Starting as just a virtual currency, backed up by mathematical codes, bitcoin has now become more than just a reality. Last year, the currency rose from $13 to $1,200 by November.
Due to the rise in popularity and the global use of the currency, the Australian Taxation Office (ATO) could not afford to continue overlooking it. At the same time, they still do not know how to regulate bitcoin; whether to classify bitcoin as a currency or a commodity. It seems that this is one of the issues that governments are facing in regards to bitcoin, around the globe. Moreover, the Australian treasury states that it has no plans of categorizing bitcoin as a legal tender. The Canadian government, too, ruled last month that they do not consider bitcoin as a legal tender.
Anti-Money Laundering and Counter Terrorism Financing Act 2006 is being reviewed by the Attorney General’s Office. They want to figure out if a government change is needed now to cover bitcoin and to better protect investors.
The ATO Regulators
The ATO is looking to issue guidelines on how to account for the digital currency in this year’s tax returns. United States’ IRS, the counterpart of the ATO, is also aiming to issue guidelines within this year. Senior assistant commissioner Michael Hardy said “The ATO is working on a holistic understanding of the taxation treatment of Bitcoin to be in a position to provide certainty for the Australian community.” He told the Financial Review’s Sunday program on Channel 9 that the ATO will provide advice to taxpayers before June 30th.
Hardy included “The buyer may also need to keep records of the value of the purchase and account for the tax consequences if it represents a business expense or if the purchase is an asset which may be subject to a capital gain or loss.”
Hilarie Dunn, spokesperson from the Australian Securities Investments Commission (ASIC) stated “Electronic currencies or crypto currencies – which include Bitcoins – are a developing area globally. Like other regulatory bodies around the world, ASIC is considering whether and how current legislation (such as the Corporations Act) might apply to these arrangements.” It seems ASIC has put bitcoin on its regulatory radar. We will soon be seeing the outcomes of this in the near future.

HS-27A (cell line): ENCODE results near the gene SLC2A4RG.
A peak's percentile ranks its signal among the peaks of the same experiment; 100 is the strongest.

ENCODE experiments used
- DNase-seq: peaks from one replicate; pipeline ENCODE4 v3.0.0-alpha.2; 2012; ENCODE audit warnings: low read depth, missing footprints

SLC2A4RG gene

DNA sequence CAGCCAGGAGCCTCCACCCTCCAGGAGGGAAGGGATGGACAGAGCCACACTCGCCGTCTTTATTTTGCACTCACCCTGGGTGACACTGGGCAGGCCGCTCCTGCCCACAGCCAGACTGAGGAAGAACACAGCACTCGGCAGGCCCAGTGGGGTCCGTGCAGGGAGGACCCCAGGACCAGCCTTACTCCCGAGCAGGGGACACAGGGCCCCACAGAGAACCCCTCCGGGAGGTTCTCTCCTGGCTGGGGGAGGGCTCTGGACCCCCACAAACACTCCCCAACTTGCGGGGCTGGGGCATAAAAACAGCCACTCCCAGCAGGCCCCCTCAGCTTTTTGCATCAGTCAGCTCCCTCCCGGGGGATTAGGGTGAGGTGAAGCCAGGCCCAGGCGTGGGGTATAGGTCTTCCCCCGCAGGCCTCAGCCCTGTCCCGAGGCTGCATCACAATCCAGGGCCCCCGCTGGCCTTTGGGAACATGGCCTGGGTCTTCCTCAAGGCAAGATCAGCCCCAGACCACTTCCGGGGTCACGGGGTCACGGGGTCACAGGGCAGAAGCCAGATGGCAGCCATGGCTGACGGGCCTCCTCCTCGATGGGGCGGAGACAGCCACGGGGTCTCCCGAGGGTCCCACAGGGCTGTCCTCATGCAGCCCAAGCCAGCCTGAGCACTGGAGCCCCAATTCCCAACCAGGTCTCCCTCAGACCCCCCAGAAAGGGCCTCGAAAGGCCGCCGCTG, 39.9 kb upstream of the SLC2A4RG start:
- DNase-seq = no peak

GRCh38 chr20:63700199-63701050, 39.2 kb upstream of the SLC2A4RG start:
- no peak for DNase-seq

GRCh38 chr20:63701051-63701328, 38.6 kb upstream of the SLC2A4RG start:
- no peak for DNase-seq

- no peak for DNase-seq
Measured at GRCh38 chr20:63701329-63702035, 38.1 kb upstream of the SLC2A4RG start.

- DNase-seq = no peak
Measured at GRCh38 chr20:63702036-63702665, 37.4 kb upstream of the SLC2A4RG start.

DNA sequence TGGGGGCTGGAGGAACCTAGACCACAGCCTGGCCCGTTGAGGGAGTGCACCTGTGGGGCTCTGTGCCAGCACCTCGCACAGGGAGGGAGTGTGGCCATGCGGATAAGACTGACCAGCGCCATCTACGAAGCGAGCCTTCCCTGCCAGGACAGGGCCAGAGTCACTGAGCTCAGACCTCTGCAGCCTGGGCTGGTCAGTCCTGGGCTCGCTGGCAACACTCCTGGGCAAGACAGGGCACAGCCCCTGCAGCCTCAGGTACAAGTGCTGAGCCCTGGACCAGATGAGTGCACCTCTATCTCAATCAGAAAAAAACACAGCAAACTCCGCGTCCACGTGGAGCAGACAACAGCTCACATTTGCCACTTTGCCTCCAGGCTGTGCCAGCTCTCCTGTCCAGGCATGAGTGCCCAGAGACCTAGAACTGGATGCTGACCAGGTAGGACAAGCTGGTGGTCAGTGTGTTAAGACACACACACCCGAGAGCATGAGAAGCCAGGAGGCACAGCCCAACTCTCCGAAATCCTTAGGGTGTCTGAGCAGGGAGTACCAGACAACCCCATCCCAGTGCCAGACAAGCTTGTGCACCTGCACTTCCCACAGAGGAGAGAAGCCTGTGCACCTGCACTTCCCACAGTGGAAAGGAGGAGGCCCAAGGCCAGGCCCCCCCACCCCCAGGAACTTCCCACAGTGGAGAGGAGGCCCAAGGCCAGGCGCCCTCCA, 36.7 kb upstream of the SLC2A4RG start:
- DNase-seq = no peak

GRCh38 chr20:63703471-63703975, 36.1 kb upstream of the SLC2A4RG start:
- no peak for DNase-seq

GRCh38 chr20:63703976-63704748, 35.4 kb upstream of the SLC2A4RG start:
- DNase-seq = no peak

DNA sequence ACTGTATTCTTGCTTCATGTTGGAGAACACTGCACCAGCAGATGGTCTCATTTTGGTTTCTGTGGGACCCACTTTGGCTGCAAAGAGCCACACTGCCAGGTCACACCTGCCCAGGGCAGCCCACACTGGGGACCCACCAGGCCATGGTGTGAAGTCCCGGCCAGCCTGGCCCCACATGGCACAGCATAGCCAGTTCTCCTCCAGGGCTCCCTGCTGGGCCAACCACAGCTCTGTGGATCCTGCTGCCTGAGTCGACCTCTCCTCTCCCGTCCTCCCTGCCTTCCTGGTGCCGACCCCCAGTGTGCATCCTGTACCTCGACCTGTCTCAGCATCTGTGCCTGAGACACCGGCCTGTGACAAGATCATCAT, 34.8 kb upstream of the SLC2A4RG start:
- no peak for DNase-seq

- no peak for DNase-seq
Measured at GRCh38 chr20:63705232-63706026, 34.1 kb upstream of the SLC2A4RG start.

To Regulate Bitcoin or Not To
Alex Malley, the Chief Executive at CPA Australia stated “Not only is it (bitcoin) going away but it is going to continue to grow… In simple terms, it’s a currency with value and it’s real and it has an impact that is real. You can buy coffee in … Melbourne in bitcoin. You can do business globally with a bitcoin. That’s real.”
Because there have been cases of people having their bitcoins stolen, Malley was glad to hear of the Australian government’s plan to regulate bitcoin. He said,
“People are having Bitcoins stolen off their website – not traceable. The FBI has been involved in projects in 2013 where they seized $US28 million worth of Bitcoins, so this is an ongoing challenge.”
Bitscan runs an online directory for companies which allow people to buy everything from clothing to real estate. Rob Wilson, Bitscan. “The response in take up has been pretty phenomenal. So, we signed up 6,000 businesses and we’ve only been live for this product since mid-December.”
Just as bitcoin has been gaining in popularity, lately it has also attracted a lot of negative attention. For example, there has been the recent crackdown of the black market Silk Road and the arrest of Charlie Shrem, CEO of Bitinstant. Still, illegal activities have been occurring through legal tenders since time immemorial.
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